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View Diary: Defining Fairness, a Political Struggle (18 comments)

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  •  One person one vote or one dollar one vote? (0+ / 0-)

    Fairness implies a process in which people get to say what they think is fair.

    If they get to say what they think is fair by electing the people who will adopt and implement policies for the general welfare, you have a political system of fairness that rests on the one person one vote principle (albeit corrupted by the increasingly undue influence of money). Essentially, government exists as a system that allows everyone to participate in achieving fair results - the greatest good for the greatest number.

    But money also talks. In a free market economy, the invisible hand of the market enables people to make choices by the way they spend. Some people believe that government does not make fair decisions, but that the marketplace offers a pure uncorruptible system in which the interplay of individual choices leads to the best results. This might be true in some situations, but only if the disparities in wealth were not so enormous.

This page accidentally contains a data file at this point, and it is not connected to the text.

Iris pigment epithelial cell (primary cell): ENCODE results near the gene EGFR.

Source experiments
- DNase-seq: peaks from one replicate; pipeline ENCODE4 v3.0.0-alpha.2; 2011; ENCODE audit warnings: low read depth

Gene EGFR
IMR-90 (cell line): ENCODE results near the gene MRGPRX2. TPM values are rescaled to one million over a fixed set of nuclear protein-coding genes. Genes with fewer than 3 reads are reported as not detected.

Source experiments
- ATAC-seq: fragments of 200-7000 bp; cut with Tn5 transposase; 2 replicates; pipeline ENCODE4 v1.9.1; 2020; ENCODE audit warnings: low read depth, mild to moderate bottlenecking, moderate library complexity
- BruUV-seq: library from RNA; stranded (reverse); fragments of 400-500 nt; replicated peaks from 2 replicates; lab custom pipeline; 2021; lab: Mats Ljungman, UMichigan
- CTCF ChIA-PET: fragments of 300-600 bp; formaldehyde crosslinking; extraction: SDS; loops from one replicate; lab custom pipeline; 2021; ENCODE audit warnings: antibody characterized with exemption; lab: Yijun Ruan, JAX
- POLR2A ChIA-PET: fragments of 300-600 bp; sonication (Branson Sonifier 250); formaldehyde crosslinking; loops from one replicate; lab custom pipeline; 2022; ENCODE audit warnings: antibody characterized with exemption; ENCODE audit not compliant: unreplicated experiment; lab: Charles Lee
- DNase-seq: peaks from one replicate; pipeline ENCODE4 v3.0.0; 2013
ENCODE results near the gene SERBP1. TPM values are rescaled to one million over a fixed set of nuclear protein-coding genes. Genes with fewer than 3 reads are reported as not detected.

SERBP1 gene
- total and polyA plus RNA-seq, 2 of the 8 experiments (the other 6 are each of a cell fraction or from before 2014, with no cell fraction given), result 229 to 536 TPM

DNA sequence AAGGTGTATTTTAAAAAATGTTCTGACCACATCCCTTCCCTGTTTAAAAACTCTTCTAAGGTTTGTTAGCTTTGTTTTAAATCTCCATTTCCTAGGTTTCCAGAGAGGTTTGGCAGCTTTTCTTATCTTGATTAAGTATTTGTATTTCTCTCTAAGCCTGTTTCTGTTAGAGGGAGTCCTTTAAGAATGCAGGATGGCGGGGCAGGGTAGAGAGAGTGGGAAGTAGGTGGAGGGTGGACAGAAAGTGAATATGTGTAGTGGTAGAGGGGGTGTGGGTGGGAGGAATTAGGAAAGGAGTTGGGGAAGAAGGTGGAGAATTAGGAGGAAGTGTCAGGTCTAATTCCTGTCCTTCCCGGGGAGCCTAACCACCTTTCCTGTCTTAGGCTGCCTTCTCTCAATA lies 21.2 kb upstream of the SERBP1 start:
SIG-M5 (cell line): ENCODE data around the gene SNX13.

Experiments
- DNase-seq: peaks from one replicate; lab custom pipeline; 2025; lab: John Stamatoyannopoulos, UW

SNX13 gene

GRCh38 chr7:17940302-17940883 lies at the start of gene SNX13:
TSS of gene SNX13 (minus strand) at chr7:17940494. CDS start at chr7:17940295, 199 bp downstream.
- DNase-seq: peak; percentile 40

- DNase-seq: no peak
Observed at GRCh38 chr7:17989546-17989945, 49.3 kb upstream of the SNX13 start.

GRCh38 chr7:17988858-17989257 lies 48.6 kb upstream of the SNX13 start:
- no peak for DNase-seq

Republicons have made it clear that they do not believe in government as a way to achieve the best results. Of course not: Republicons are devoted to the interests of a wealthy minority.

    Everything Rmoney says makes it clear that he believes in the invisible hand of the marketplace, rather than government, to achieve the best results. He thinks that's fair, but he's wrong. The marketplace, like Rmoney, measures everything in terms of economic benefit, but not every benefit can be measured in terms of money. Policies that promote the greatest good for the greatest wealth are a recipe for social disaster, and consequently economic disaster as well.

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